Christmas is a wonderful, wonderful time of year – it’s all about the Fs really.
Family, friends, fun and food.
While we’re all divided over which is the best part of a Christmas dinner, we’re all united on one thing – that roast potatoes are bae.
Show me a human who likes a soft roast potato and I’ll show you a liar or a damn fool, for we all know that fluffy on the inside, crispy on the outside is the way to go.
Problem is, there’s always such conflict over how you make a good roast tatty, so we wanted to set the record straight once and for all, as it upsets us that some families might be being served up soggy spuds.
We went searching for a roast potato expert and knew I had struck gold with Sian Meades (co-founder and editor of daily lifestyle newsletter Domestic Sluttery) when she let slip that she has a roast potato party every Christmas.
‘This is very much my (crispy-edged) area,’ she admitted, as we drained her of all her tatty tips.
What type of potato do I need?
‘You need a floury potato – the floury edges are the bits that go crispy,’ explains Sian.
‘Maris Piper is the indisputable king, here. You can also use King Edward or Desiree.
‘However, standard white potatoes are good if you know what to do with them – par-boil them and give them a shake in the pan when they’re drained, which fluffs them up.
‘Bin off anything waxy – they won’t do in a pinch.’
How do I prepare them?
Okay, so first things first – you can’t do a lot in advance.
‘You can’t really do them in advance (despite what Mary Berry says with her half-roasted potatoes), but they’ll be fine in a bowl of water in the fridge overnight so you can get the peeling out of the way,’ says Sian.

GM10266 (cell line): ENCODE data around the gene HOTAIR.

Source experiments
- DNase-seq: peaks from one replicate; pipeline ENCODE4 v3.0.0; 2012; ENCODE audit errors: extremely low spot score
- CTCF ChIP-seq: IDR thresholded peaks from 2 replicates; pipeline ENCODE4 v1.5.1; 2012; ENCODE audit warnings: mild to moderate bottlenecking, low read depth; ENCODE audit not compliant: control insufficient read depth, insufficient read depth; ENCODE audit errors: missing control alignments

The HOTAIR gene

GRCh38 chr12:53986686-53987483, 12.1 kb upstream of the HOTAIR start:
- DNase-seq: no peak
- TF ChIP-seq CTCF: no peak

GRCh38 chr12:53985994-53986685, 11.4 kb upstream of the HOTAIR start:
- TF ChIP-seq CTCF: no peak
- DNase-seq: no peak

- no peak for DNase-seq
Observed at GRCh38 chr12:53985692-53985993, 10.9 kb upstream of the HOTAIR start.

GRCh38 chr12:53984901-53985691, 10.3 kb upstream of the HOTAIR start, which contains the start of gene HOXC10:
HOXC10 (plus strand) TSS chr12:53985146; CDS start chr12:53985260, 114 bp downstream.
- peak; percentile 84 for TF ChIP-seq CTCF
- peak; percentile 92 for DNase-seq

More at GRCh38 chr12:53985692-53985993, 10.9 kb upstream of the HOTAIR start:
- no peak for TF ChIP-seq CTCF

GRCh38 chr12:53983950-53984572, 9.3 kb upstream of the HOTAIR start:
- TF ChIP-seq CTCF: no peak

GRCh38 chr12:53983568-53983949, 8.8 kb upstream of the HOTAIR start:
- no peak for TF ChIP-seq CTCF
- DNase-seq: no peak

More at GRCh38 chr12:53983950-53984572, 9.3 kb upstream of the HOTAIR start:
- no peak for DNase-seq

‘God I hate peeling.’
Are we par-boiling?
‘Oh yes, I am a big fan of the par-boil,’ says Sian.
’10-ish minutes is usually enough, depending on your spud size.’
Then drain them, pop them back in an empty saucepan and give them a good shake to fluff up the edges.
What oil are we using?
‘Hot fat is the norm, and goose fat is best with turkey (beef dripping’s too rich),’ reveals Sian.
Celebrity chefs all have their favourite oil methods – Nigella is all about hot goose fat, Delia loves a bit of hot lard and the Hugh Fearnley-Whittingstall uses sunflower or groundnut oil.
How are we arranging them on the tray?
Just like you, roast potatoes like room to breathe at Christmas.
‘Firstly, I don’t hold truck with the around the bird method. I think you get soggy spuds,’ says Sian.
‘You need to leave a little room around the potatoes – this is the mistake more people make. They sit in the oil otherwise and don’t have the opportunity to crisp up.
‘Whenever I have buggered up my roasties this is why.’
How long should they be in the oven?
Pop them in a hot oven at 200-220 degrees, depending on if you have other stuff in the oven that needs a different temperature.
‘Leave them for at least forty minutes without turning them – let them do their thing,’ Sian suggests.
‘I reckon a little over an hour and a half in total, with one turn in the middle – that’s usually bang on.’
If you’re reading this and narrowing your eyes, you’re probably not alone.
‘Thing is, everyone has their own method that works with their oven, and their cooking skills,’ shrugs Sian.
‘Everyone on Christmas Day will throw in their opinion (without offering to help with the peeling), but how you do them and how you like them is really up to you!
‘Just make sure there are some secretly squirrelled away so you can have them cold after dinner…’
Abso-festive-lutely. May you all have crispy, fluffy potatoes this year!
And gravy coming out of your ear holes.